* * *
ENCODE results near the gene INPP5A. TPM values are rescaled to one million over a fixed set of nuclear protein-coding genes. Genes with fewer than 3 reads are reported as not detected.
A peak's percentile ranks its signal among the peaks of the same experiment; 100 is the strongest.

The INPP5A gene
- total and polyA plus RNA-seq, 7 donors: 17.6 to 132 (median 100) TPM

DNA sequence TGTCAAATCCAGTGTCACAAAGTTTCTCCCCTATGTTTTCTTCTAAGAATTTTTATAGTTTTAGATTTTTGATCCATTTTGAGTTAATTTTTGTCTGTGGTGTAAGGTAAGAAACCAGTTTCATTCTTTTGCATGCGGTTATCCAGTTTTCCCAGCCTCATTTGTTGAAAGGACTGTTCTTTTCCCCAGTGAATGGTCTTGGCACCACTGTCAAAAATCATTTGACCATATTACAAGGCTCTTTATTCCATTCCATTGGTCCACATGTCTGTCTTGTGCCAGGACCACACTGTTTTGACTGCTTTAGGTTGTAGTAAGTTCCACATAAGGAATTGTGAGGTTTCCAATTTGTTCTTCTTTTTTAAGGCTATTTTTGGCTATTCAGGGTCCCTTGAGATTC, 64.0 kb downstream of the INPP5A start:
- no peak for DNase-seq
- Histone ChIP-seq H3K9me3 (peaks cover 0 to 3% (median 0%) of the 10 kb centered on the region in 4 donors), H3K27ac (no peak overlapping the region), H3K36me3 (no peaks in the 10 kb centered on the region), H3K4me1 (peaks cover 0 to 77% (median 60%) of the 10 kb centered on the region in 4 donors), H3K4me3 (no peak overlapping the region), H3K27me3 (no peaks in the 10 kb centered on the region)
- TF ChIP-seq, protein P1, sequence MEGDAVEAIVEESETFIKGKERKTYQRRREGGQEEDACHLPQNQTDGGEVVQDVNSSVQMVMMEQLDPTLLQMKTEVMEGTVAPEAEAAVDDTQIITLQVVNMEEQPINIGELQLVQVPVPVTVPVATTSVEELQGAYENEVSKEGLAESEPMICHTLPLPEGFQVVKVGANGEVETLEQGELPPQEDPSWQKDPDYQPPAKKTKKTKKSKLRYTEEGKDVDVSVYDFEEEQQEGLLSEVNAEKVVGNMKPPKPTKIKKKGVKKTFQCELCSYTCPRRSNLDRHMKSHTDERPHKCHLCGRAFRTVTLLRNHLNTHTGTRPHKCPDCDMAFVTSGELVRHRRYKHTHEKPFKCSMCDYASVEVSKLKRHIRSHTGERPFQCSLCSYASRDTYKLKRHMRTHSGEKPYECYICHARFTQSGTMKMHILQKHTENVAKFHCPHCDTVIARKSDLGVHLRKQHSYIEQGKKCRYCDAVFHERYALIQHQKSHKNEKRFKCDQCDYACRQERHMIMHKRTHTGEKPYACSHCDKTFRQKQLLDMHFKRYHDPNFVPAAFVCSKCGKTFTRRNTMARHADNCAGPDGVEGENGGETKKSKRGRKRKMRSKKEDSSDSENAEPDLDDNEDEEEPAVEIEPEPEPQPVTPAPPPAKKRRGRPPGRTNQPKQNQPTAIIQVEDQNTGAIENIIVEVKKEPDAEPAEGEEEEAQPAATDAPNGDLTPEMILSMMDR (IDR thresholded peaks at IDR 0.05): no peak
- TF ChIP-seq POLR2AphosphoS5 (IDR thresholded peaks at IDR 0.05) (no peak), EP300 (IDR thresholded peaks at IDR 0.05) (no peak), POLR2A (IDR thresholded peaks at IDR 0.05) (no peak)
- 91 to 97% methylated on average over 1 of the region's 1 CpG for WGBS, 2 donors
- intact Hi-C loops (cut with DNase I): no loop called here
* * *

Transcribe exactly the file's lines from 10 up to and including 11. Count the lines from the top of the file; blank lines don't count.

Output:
- 91 to 97% methylated on average over 1 of the region's 1 CpG for WGBS, 2 donors
- intact Hi-C loops (cut with DNase I): no loop called here